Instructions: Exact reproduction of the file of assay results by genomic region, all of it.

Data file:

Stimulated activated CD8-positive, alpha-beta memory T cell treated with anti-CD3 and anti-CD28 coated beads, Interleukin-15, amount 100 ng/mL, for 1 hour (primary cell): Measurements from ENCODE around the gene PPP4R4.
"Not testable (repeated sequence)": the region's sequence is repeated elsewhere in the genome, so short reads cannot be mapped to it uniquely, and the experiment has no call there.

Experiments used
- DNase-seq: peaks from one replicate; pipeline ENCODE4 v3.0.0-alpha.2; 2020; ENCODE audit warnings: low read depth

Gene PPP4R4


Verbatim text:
Stimulated activated CD8-positive, alpha-beta memory T cell treated with anti-CD3 and anti-CD28 coated beads, Interleukin-15, amount 100 ng/mL, for 1 hour (primary cell): Measurements from ENCODE around the gene PPP4R4.
"Not testable (repeated sequence)": the region's sequence is repeated elsewhere in the genome, so short reads cannot be mapped to it uniquely, and the experiment has no call there.

Experiments used
- DNase-seq: peaks from one replicate; pipeline ENCODE4 v3.0.0-alpha.2; 2020; ENCODE audit warnings: low read depth

Gene PPP4R4